For an hour each week, we sweated bullets keeping the team happy. We played ring-around-the-soccer-balls. We used puppets to tell them how to cooperate. We broke up the hour with snack time and a long stretching period. We played “kick-the-coach” and “chase-the-coach” and we spent a long time each Saturday reviewing each other’s names in a series of name games that mostly helped us, the coaches, know the difference between Jake, Jack and Josh, Brody and Brady, Austin and Ethan.
We were starting to introduce some soccer skills to the entertainment lineup when Danielle’s dad spoke up.
Danielle, a delicate blonde in Cindy-Lou-Who pigtails, had actually been playing pretty well. Sure, she still carried the ball under her arm through most of the drills, but she was not one of the ones who would end every scrimmage in her mother’s arms, crying because somebody kicked the ball away from her.
What could her father be thinking? There may be better teams out there, but certainly none more entertaining than our Leopards. And, besides, the season would be over before Danielle would feel comfortable chasing some other coach around the field the way she chased us.
“I’m sorry to hear that,’’ Chris finally told Danielle’s dad, though that’s not what I wanted to say.
In my mind, I told Danielle’s father that if he wanted his daughter to develop into a team player, he should leave her on our chaotic little team. That he should put down his video recorder and stand behind the pink bunny in the goal cage and shout “Help, help! You’re hurting me!” the way the kids loved for us to do. That a coach could only teach Danielle so much; but a team could draw her off the sidelines for the rest of her life.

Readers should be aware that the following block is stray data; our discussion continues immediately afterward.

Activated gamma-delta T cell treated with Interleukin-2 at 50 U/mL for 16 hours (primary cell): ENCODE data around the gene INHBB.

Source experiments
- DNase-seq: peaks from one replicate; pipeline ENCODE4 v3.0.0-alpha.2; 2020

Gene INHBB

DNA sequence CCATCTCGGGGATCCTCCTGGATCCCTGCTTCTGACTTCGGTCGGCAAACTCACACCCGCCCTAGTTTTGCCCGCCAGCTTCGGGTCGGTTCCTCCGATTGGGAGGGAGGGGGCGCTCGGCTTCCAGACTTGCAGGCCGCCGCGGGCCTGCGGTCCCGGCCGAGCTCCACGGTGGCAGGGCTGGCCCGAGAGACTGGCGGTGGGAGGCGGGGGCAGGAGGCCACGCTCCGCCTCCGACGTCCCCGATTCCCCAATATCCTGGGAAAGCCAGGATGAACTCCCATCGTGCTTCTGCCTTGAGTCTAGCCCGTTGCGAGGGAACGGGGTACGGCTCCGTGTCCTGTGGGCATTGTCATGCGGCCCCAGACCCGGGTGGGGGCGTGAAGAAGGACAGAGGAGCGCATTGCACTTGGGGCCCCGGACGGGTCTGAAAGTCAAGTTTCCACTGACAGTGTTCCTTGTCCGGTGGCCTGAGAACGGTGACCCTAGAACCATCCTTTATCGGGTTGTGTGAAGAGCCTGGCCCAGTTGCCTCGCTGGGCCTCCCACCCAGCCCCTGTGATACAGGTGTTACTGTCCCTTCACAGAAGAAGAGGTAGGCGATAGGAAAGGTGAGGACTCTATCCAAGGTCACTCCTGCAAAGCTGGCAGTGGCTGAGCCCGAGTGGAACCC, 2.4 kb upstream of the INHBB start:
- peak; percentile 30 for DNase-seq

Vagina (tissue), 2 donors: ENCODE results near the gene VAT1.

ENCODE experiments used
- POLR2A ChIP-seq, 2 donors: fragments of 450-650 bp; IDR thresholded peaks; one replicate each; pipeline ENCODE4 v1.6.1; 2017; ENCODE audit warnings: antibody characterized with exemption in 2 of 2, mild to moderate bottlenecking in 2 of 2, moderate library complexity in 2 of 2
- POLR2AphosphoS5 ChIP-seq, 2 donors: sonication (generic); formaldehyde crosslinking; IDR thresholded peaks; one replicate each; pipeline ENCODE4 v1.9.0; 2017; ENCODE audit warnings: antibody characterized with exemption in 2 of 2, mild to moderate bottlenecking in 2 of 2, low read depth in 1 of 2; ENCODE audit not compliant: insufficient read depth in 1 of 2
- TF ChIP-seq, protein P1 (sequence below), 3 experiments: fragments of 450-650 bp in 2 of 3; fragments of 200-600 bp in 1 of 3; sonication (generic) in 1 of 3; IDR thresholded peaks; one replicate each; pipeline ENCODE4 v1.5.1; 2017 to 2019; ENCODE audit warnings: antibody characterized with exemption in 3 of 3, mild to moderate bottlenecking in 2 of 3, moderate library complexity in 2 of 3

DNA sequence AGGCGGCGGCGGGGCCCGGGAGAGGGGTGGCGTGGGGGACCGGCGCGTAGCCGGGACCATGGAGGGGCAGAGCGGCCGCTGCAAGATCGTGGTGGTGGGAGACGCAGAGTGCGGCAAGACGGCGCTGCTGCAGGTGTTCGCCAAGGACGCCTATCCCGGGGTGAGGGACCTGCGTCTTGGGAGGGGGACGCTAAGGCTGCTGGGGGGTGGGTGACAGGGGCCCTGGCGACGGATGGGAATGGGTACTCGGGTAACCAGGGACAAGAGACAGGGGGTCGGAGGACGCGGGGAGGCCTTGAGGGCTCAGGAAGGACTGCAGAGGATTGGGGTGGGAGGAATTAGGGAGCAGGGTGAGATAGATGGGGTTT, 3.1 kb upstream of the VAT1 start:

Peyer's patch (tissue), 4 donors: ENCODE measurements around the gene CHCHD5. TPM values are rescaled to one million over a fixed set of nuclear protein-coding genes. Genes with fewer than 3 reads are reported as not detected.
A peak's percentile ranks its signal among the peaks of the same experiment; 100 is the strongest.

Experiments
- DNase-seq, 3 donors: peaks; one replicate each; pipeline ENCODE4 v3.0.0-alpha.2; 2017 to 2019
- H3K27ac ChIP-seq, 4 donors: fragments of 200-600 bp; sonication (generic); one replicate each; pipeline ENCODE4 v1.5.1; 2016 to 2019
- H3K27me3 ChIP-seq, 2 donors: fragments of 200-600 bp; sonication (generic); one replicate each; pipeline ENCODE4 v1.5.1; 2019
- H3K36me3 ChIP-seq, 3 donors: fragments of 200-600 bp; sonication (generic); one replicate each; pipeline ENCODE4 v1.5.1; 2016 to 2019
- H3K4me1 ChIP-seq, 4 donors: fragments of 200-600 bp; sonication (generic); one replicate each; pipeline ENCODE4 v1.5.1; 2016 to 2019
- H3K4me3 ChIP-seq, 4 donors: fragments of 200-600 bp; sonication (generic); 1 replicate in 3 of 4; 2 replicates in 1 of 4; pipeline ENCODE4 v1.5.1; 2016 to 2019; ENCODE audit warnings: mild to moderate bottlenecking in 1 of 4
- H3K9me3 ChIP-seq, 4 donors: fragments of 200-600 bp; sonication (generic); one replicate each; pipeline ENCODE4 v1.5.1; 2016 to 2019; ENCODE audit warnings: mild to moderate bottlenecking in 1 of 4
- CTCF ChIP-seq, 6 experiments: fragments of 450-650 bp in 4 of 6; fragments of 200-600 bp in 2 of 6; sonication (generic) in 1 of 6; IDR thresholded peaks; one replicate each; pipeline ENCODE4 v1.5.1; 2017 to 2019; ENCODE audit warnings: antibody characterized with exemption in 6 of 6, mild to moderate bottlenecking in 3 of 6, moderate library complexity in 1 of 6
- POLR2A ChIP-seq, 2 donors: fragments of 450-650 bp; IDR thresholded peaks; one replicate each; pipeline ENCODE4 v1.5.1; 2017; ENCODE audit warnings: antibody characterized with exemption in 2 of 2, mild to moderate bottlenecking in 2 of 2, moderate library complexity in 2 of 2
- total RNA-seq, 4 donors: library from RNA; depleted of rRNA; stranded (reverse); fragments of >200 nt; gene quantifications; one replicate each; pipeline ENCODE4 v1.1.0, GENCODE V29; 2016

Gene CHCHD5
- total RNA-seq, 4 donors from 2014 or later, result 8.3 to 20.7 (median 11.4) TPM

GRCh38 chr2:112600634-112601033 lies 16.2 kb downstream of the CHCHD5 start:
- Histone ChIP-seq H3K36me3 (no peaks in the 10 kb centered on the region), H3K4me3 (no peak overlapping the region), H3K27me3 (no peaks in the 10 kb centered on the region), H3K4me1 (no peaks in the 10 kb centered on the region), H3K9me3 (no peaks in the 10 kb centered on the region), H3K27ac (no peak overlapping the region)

Then Danielle’s dad started to laugh. And my husband's red, perspiring face relaxed. Here again, was another unexpected aspect of coaching kids’ sports: friendships we’ve come to cherish.
“It’s a joke!” the man said, slapping Chris' back jocularly. “You’ve been doing a great job. Danielle loves coming to soccer.’’
Over the last 15 years, I moved to the sidelines and Chris took on responsibilities with one club after another as our kids aged up and out of teams. This fall, as he marks the end of coaching our youngest son in soccer, the lessons learned that first-year continue to inform.
The faces inching over him on the field have acne and whiskers now and their penalty kicks would obliterate the old pink bunny. The real difference between now and the Leopard days, though, is that whenever those boys run a well-practiced play, turn a game around, or pull each other up off the field in wins and losses alike, they look to the red-faced guy who has been standing by the bench all along, yelling encouragement and instruction.
When the season comes to a close in a few weeks, he will join those sweaty young men in the ritual of shaking hands with the opposing players and referees, like he has hundreds of times before.
Then he’ll gather all the balls, first aid kit and extra gear in his unwieldy bag, pick up the roster and extra coolers of water and ice and, in all likelihood, be the last guy to walk off the pitch, knowing what it means to be valued member of the team.